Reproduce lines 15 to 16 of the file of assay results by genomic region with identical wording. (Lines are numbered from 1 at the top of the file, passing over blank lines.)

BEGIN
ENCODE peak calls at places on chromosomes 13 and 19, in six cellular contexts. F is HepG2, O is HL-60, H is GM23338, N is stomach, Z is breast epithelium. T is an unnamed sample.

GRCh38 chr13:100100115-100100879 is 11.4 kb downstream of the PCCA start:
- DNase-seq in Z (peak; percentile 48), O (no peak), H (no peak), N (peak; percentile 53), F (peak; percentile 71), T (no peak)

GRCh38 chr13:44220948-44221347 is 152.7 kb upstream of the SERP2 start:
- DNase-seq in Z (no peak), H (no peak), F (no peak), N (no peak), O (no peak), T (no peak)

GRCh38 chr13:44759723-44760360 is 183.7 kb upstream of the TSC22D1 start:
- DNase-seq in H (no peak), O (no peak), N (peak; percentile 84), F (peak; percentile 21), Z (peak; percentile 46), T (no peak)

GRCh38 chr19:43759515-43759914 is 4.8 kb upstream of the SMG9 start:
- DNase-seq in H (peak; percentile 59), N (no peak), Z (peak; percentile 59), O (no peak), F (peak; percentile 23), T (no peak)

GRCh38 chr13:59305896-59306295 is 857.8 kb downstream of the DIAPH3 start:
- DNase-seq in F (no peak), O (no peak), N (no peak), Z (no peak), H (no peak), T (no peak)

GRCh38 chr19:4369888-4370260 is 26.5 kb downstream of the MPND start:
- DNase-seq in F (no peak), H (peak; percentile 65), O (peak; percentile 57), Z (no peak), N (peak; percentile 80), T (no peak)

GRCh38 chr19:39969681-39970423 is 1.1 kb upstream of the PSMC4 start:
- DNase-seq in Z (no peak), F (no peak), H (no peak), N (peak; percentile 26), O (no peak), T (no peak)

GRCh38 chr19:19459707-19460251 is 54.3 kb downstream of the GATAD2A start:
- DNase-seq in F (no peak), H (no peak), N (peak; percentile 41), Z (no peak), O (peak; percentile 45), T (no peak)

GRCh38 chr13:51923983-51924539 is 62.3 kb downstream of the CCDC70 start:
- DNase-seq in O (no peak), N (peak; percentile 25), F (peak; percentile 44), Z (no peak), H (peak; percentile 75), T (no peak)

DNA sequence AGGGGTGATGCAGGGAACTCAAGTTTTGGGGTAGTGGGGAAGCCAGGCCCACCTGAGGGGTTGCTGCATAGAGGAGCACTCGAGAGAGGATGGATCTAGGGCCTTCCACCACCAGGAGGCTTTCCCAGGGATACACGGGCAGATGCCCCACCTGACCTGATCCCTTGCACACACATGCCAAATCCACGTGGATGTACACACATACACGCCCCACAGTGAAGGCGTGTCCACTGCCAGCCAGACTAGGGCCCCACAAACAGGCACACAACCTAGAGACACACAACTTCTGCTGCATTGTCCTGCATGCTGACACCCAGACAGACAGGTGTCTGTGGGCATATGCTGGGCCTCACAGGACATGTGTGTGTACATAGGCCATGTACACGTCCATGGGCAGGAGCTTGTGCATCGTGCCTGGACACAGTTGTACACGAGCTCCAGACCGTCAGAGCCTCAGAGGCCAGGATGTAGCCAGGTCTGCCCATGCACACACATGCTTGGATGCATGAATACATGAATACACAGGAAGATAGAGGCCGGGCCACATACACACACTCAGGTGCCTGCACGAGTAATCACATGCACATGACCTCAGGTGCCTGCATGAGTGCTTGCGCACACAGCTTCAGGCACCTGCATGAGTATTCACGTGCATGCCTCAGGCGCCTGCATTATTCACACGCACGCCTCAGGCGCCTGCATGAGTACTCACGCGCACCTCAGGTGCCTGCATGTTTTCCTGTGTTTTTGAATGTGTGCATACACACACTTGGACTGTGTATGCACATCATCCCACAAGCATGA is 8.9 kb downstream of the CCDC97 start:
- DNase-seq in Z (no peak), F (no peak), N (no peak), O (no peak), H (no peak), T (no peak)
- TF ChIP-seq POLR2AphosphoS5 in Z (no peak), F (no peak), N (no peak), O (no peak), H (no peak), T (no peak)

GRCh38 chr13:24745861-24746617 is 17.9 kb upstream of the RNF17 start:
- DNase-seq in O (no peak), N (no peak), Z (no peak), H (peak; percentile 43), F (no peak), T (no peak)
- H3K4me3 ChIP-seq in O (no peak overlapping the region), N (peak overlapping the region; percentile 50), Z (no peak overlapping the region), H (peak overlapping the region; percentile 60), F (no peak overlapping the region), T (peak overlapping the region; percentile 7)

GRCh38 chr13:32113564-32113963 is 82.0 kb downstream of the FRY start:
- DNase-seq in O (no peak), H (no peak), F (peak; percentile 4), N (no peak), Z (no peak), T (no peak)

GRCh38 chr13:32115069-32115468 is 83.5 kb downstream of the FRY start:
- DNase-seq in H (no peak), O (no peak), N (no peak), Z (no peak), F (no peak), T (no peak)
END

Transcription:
- DNase-seq in Z (no peak), F (no peak), H (no peak), N (peak; percentile 26), O (no peak), T (no peak)

GRCh38 chr19:19459707-19460251 is 54.3 kb downstream of the GATAD2A start: